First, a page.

The Good Nurse

A well-acted drama about a sick nurse and a bad nurse.

“The Good Nurse” is a refreshing drama with Jessica Chastain as a struggling nurse and Eddie Redmayne as another nurse named Charlie Cullen, who murdered patients by overdosing them with insulin in their IV bags. Released on Netflix, and based on Charles Graeber’s book, the movie takes its time to shows us the relationship between these two people, and how one is willing to expose the other.

I just found out this bad nurse was real, and that he’s serving a life sentence, so I wasn’t sure what to expect. I ended up being interested in how he gets caught and how his friendship (if you want to call it that) with the good nurse would turn out.

The nurse Chastain plays is a single mom named Amy Loughran, who works night shift at the ICU, and finds out she’s poised to get a life-threatening heart condition, if she doesn’t take medical leave soon. She has no health insurance, because she needs a whole year in order to receive that, and she only has 4 months left.

Then comes Charlie Cullen, who offers to help Amy with her pathos, but ends up becoming the prime suspect in the recent deaths of his patients. So, she must get to the bottom of this nightmare, which threatens her career and daughters.

When she arranges a meeting with him, she’s scared beyond words, but she tries to keep her cool, and the tension that the time develops is real and provocative.

Chastain gives an exceptional performance in the ways her characters reacts to her serious condition and the horrors Cullen has committed. Equally excellent is Redmayne who draws us in as the wolf in sheep’s clothing, especially during his introduction and when he finally get interrogated. He seems thoughtful enough to help her get better, but he also has the tone and mannerisms of a psycho with tricks up his sleeve. And likable supporting work comes from both Noah Emmerich and Nnamdi Asomughha as the main detectives trying to help crack this case, one of the victims they can’t get an autopsy on, because she was cremated.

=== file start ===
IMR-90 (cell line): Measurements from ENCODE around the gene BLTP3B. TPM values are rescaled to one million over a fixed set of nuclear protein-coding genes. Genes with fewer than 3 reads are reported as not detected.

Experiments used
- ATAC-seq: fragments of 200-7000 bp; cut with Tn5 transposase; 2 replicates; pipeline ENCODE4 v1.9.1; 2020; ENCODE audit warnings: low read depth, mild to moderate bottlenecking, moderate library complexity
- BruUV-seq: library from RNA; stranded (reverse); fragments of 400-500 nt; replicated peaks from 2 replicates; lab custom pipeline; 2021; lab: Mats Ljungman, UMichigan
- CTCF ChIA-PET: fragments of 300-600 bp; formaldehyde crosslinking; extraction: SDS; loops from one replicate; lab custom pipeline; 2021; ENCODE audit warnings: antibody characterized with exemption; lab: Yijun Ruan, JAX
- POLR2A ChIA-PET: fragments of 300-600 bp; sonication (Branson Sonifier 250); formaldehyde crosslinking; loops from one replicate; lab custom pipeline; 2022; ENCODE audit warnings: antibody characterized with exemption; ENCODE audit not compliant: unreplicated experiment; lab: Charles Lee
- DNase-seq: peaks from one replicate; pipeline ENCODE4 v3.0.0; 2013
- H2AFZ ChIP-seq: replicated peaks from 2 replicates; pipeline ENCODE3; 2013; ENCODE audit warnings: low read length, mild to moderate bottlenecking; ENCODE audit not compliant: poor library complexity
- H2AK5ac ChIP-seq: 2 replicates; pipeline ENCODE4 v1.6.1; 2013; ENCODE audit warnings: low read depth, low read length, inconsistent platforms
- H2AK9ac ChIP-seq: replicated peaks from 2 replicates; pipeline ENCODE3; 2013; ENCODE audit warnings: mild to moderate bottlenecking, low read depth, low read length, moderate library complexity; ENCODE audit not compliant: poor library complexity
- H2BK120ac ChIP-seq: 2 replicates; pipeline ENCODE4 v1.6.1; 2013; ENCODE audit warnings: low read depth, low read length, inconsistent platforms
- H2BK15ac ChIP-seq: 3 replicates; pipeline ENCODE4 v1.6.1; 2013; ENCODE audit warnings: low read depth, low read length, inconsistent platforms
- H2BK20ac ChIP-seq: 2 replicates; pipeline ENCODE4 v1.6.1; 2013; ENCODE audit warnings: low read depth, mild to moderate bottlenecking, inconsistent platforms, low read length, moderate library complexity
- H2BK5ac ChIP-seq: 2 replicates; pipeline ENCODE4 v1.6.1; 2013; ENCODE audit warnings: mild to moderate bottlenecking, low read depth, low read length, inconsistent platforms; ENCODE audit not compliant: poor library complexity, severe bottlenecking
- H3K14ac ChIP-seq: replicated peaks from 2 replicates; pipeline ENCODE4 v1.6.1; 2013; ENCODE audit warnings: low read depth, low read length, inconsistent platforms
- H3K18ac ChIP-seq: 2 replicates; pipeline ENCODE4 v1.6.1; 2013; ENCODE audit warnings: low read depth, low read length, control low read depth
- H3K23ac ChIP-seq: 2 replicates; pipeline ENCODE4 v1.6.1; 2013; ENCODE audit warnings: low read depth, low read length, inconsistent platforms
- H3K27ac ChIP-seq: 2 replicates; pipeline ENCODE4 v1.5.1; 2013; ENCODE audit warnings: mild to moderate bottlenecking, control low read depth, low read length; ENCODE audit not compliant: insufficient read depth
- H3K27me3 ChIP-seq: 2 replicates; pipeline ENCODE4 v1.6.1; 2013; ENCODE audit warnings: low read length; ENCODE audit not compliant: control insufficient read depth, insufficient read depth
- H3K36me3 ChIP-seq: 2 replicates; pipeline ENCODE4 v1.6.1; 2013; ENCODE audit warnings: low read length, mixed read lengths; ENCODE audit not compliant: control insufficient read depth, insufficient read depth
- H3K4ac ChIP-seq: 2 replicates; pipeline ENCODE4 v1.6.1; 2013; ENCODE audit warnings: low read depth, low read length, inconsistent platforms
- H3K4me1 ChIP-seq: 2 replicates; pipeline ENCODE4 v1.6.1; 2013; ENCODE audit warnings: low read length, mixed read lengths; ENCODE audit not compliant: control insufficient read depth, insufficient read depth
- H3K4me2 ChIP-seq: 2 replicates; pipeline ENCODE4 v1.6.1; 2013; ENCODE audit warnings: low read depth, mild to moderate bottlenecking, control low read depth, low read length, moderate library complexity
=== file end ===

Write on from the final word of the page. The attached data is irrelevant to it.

The screenplay by Krysty Wilson-Cairns (“1917,” “Last Night in Soho”) tends to get sappy with one of Amy’s two daughters-Maya (Devyn McDowell)- being unhappy with how she has to work a lot, as well as some other small formulas. But the direction by Tobias Lindholm (the director of “A Hijacking” and writer on “Another Round”) keeps us interested in how the good nurse needs to get better, while needing to work to provide for her family, and how the bad nurse tries to covers up his crimes.

There have been many movies about real-life serial killers like “Zodiac,” which was about the Zodiac killer, or “Extremely Wicked, Shockingly Vile, and Evil,” which was about Ted Bundy.” And “The Good Nurse” wants to follow in their footsteps with the convictions. It was also produced by Darren Aronofsky, who specializes in dramas about heart conditions or drugs, as demonstrated in “Requiem for a Dream” and “The Wrestler.”

Watching “The Good Nurse” on Netflix has the same analogy of reading a book that punches you in the face. It shifts in tones and keeps the realism in tact, thanks to the filmmakers and actors. This is something to see or listen to while you’re reading a book at the couch. You’re able to multitask on this one.

Rating: 3 out of 4.

Now Playing in Select Theaters and Streaming on Netflix

Categories: Biography, Crime, Drama

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